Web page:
•Candidates and their agents need not apply for a vote recount, as it will be carried out if the difference in the number of votes between the top candidate and any other candidate contesting the same election falls within the limit of 2 per cent or less.

    Ng Jun Sen

 

The Bill allows the Returning Officer to suspend proceedings for up to two hours to assess the situation and decide on the course of action.

He can change the time and place of the nomination if a disruption were to happen on Nomination Day, for example, but the proceedings must still take place on the same day. Notice of his decision will be published in the Government Gazette. Maps of the various polling districts can also be published on the ELD website, replacing the current method of using textual descriptions of road boundaries in the Gazette.

The Bill also allows candidates to use electronic fund transfer systems to pay their election deposits, while cash payment can be accepted only if the Returning Officer allows it.

Around 20 per cent of candidates paid their deposits in cash in the previous general election.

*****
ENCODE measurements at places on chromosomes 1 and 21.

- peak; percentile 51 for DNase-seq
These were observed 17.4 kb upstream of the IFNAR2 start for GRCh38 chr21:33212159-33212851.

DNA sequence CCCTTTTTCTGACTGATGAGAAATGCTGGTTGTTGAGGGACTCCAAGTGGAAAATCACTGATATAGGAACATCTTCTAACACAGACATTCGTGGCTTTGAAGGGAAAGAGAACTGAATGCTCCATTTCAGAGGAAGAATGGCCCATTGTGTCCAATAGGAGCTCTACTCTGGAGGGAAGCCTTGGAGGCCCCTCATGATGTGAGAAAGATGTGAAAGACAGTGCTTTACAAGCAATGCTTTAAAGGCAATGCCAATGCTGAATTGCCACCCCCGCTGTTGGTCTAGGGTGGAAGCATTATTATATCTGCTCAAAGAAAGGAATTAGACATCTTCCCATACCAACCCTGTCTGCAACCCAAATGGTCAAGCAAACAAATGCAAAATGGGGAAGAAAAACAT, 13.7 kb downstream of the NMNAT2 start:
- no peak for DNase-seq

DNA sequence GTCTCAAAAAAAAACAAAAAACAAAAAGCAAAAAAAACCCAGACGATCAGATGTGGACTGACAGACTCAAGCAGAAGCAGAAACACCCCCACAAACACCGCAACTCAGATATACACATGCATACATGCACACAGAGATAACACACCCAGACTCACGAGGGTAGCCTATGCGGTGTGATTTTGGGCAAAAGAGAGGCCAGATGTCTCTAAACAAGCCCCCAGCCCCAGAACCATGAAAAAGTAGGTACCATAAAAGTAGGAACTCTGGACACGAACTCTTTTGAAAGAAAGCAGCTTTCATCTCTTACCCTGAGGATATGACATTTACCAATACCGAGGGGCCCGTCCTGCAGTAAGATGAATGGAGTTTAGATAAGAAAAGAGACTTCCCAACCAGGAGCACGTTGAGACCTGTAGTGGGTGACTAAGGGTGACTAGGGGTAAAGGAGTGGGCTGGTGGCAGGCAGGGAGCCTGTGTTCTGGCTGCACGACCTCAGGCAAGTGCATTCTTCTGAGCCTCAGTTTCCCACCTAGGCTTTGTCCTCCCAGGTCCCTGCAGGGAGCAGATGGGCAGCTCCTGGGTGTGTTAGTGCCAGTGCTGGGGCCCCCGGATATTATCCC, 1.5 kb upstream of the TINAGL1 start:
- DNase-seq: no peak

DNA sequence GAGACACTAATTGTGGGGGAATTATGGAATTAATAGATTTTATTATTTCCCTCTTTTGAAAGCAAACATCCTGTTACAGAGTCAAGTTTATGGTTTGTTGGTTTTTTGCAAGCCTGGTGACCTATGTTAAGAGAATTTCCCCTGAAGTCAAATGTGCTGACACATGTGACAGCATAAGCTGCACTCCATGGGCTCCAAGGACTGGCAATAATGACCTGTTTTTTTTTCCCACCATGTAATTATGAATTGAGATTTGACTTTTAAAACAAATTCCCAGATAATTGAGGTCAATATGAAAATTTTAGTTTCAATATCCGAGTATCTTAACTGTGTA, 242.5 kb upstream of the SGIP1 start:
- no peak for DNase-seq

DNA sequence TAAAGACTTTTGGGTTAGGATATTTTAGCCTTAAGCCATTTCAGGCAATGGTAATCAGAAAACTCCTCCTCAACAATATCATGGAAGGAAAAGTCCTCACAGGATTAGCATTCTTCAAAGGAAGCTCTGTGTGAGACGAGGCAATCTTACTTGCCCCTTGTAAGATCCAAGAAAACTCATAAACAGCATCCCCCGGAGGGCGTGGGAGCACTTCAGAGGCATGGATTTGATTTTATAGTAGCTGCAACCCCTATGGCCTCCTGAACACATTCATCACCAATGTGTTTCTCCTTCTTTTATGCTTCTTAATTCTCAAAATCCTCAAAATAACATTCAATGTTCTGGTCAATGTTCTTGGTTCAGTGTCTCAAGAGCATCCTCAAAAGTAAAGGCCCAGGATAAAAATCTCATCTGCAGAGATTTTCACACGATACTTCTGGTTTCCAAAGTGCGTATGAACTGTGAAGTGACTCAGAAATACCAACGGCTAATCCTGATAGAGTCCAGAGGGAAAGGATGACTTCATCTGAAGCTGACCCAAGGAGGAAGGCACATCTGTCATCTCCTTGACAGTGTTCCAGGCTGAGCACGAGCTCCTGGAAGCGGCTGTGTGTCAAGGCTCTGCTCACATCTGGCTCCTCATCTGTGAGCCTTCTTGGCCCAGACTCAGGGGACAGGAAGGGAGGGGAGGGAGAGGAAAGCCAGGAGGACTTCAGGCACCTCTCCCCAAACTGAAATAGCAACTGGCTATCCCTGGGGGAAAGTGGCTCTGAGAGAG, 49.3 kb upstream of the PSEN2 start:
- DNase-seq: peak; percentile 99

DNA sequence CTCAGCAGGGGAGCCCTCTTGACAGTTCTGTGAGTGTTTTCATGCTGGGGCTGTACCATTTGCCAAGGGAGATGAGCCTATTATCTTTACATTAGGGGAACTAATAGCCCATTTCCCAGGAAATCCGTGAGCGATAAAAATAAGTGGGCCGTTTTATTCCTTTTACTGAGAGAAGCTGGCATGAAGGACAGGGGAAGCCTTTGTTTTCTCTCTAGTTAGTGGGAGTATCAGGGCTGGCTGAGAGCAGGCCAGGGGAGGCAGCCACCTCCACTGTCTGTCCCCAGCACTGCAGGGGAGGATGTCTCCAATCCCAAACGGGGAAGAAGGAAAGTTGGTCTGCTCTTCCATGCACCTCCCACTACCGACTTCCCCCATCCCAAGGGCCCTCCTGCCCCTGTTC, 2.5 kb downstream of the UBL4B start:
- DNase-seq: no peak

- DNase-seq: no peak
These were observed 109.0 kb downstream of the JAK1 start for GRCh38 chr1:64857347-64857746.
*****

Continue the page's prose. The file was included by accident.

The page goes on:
Payment by bank draft and certified cheque, which are now allowed, will continue to be available.

Candidates and their election agents, who have been submitting receipts and bills of their election expenses to ELD, will no longer need to do so, but are required to keep these documents for a specified period of time and allow them to be checked.

"This will make it more convenient for candidates without diluting accountability," ELD said.

The formula to compute the election deposit will be simplified and based on an elected MP's monthly allowance, which is now $13,750, rounded to the nearest $500.

Currently, the election deposit is set at 8 per cent of an MP's total annual allowance.

People prohibited from conducting election activities, such as primary and secondary school students, foreigners and undischarged bankrupts, will also not be allowed to prejudice the electoral prospects of another political party, candidate or group of candidates.

Currently, the law only states that people in this prohibited category are not allowed to promote or aid candidates in non-clerical work.

ELD said the Bill also brings the Parliamentary Elections Act in line with recent changes to the Constitution, which was last amended in 2016, and the Presidential Elections Act, which was changed last year.

These changes include increasing the number of Non-Constituency MPs from nine to 12, minus the total number of elected opposition MPs.

The Returning Officer can also provide 17 days, up from 10 days now, for overseas votes to reach Singapore for counting if the number of votes is material to the election outcome.

A version of this article appeared in the print edition of The Straits Times on September 11, 2018, with the headline 'Bill proposes changes to improve election procedures'. Print Edition | Subscribe